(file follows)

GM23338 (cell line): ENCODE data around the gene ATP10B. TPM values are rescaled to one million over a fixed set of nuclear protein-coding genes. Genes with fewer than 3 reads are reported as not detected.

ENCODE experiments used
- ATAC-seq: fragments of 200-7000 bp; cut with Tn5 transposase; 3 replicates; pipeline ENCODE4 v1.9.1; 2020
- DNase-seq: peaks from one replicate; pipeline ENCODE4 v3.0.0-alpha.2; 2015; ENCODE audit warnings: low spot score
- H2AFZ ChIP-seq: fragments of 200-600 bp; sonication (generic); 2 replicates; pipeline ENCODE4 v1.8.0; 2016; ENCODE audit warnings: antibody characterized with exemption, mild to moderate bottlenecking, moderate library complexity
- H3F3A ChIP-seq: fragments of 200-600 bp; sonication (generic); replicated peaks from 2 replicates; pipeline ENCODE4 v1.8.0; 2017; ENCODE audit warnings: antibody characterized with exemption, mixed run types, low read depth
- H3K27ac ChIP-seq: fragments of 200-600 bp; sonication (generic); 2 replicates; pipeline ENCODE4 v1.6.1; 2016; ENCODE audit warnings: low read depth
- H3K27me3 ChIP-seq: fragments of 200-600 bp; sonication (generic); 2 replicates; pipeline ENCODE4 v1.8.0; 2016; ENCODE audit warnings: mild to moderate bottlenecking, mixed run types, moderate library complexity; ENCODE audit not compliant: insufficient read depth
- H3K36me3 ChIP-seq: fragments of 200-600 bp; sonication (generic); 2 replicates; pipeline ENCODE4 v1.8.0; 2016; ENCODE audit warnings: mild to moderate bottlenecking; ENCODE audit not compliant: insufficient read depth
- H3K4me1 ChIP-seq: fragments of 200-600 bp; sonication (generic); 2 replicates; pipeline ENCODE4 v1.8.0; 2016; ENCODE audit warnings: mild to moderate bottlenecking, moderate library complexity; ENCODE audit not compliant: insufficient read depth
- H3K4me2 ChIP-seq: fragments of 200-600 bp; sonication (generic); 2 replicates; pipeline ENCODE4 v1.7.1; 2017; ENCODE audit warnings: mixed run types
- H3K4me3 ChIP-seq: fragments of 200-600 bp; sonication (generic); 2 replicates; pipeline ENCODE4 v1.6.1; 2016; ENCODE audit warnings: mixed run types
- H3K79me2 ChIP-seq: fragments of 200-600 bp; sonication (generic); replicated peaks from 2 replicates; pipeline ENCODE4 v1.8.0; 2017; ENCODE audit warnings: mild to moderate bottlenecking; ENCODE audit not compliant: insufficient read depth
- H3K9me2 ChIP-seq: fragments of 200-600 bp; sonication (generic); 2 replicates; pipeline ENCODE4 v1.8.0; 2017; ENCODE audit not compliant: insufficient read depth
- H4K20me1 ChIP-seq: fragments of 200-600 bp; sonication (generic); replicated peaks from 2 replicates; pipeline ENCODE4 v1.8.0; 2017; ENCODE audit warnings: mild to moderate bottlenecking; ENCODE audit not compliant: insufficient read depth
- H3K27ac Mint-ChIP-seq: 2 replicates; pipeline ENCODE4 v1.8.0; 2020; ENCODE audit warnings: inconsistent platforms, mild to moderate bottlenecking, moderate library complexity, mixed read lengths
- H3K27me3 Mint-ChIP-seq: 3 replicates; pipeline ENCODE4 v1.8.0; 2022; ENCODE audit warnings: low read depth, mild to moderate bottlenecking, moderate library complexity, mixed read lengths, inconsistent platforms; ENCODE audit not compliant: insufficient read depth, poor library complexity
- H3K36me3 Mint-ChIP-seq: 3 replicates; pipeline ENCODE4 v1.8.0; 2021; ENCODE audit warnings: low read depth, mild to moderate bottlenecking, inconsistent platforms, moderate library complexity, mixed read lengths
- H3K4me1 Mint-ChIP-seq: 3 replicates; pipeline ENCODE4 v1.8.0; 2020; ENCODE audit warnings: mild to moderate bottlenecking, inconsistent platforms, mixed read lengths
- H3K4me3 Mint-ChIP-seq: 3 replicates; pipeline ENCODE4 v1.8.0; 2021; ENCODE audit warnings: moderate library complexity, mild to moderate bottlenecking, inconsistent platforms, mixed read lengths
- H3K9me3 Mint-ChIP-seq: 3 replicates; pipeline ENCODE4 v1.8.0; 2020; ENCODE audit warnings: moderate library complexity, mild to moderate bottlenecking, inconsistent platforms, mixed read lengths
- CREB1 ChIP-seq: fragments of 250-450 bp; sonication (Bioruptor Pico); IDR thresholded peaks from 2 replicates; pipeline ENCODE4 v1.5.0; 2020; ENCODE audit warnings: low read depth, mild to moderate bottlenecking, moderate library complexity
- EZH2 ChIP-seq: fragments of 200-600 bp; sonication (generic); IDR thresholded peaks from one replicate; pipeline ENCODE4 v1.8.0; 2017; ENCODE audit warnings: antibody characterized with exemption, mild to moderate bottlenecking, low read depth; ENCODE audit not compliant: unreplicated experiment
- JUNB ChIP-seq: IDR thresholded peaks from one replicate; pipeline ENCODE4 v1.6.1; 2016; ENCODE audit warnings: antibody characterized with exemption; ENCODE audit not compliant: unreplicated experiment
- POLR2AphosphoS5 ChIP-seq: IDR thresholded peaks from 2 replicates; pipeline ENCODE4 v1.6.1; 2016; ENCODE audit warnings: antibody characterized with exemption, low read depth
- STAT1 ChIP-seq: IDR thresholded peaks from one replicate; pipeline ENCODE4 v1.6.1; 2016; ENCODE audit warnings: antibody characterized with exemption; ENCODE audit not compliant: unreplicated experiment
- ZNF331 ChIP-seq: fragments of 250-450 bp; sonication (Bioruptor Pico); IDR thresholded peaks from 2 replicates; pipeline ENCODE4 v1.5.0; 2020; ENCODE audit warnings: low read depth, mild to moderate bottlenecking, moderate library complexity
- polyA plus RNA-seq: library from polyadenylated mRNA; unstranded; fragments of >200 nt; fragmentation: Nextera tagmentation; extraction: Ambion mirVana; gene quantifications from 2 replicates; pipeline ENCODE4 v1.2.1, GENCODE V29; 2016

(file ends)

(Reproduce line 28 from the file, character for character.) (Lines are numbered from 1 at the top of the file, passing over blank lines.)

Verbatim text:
- polyA plus RNA-seq: library from polyadenylated mRNA; unstranded; fragments of >200 nt; fragmentation: Nextera tagmentation; extraction: Ambion mirVana; gene quantifications from 2 replicates; pipeline ENCODE4 v1.2.1, GENCODE V29; 2016